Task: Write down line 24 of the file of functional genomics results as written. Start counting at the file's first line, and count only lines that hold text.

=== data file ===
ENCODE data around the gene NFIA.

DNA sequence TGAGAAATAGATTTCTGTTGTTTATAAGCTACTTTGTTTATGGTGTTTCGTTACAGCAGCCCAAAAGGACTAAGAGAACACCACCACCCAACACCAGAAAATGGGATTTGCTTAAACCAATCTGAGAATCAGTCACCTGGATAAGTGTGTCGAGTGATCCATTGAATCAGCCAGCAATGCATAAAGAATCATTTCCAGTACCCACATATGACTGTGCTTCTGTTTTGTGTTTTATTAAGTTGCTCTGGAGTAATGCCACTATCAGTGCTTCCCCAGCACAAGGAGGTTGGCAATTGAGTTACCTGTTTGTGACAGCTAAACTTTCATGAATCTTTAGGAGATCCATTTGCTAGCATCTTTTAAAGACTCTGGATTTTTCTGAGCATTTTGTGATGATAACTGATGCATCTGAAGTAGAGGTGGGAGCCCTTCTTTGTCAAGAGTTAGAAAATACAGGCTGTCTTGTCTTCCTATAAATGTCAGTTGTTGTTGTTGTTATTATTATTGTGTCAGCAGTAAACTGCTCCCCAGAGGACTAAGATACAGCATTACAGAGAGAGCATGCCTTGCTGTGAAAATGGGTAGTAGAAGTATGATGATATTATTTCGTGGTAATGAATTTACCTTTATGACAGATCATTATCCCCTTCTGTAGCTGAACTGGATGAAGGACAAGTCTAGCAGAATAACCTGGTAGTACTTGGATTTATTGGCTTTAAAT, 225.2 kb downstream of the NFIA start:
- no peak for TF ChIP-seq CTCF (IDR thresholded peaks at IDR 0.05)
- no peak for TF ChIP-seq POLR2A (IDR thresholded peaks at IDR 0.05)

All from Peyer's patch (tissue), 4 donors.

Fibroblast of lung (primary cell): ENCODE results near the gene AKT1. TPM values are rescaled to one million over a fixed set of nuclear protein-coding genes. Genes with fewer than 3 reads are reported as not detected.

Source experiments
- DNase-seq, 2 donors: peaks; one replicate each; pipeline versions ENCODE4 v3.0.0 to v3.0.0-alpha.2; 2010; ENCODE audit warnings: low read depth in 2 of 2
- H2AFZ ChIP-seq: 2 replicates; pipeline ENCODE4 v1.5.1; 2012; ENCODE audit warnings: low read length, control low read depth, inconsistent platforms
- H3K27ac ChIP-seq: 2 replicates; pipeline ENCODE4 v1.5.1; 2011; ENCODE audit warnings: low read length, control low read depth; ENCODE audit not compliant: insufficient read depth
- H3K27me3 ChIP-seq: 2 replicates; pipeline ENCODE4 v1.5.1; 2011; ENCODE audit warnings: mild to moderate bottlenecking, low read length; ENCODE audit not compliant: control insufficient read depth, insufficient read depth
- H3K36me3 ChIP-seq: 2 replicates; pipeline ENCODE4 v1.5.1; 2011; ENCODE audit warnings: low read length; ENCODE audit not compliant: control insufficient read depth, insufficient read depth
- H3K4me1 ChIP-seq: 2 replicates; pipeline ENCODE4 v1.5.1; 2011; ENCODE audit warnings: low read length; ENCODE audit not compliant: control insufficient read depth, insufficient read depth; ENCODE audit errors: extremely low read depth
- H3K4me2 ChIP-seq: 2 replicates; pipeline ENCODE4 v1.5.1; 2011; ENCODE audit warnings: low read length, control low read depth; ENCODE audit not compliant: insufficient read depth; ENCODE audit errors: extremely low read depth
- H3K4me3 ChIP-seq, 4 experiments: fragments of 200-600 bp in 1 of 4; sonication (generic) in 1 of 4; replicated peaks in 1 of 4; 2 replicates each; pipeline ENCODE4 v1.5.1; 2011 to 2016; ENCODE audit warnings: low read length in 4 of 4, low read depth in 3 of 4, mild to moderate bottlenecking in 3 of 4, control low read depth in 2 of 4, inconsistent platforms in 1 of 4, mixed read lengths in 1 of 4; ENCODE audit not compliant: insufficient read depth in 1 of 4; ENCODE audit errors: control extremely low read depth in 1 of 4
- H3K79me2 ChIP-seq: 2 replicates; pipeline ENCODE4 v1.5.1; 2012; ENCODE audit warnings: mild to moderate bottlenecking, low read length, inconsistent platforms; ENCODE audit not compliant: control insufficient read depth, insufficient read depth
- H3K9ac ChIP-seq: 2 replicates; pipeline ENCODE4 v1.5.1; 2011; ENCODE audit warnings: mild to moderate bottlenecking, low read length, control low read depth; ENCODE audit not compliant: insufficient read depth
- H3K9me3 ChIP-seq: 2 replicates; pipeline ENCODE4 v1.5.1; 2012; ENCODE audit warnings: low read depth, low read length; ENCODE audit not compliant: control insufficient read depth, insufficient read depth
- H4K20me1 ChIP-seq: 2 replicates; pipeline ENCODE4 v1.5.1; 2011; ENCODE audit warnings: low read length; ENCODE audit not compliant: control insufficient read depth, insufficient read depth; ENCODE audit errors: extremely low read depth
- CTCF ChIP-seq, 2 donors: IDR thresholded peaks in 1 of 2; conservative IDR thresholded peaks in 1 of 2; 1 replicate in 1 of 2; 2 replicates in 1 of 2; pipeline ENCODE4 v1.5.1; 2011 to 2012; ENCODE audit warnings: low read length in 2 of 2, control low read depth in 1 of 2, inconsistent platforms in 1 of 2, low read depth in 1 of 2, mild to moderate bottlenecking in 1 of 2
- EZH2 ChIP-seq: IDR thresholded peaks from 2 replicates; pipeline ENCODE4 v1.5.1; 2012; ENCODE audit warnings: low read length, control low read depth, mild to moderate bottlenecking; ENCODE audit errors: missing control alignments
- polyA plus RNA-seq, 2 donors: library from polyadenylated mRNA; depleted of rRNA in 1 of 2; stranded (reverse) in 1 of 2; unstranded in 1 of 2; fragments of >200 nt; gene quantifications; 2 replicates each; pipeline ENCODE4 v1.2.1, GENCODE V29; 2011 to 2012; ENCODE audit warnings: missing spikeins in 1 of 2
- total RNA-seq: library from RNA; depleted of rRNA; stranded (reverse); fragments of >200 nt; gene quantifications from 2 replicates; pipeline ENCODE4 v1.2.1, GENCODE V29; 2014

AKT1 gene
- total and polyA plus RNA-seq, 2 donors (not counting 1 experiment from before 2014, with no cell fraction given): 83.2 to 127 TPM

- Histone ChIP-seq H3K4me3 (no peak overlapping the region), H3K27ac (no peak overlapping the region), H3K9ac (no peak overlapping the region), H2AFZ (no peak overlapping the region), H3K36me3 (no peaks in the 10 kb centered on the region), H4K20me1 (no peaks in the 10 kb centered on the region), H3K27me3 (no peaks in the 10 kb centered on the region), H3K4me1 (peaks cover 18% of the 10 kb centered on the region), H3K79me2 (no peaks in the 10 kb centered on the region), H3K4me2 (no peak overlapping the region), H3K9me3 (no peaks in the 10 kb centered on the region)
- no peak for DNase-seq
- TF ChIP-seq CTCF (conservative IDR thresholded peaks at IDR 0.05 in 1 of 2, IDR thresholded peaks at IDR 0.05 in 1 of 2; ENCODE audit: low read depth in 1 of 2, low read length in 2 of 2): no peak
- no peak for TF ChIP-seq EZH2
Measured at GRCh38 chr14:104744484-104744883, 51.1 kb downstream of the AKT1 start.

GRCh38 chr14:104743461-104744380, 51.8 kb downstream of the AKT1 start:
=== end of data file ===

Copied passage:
AKT1 gene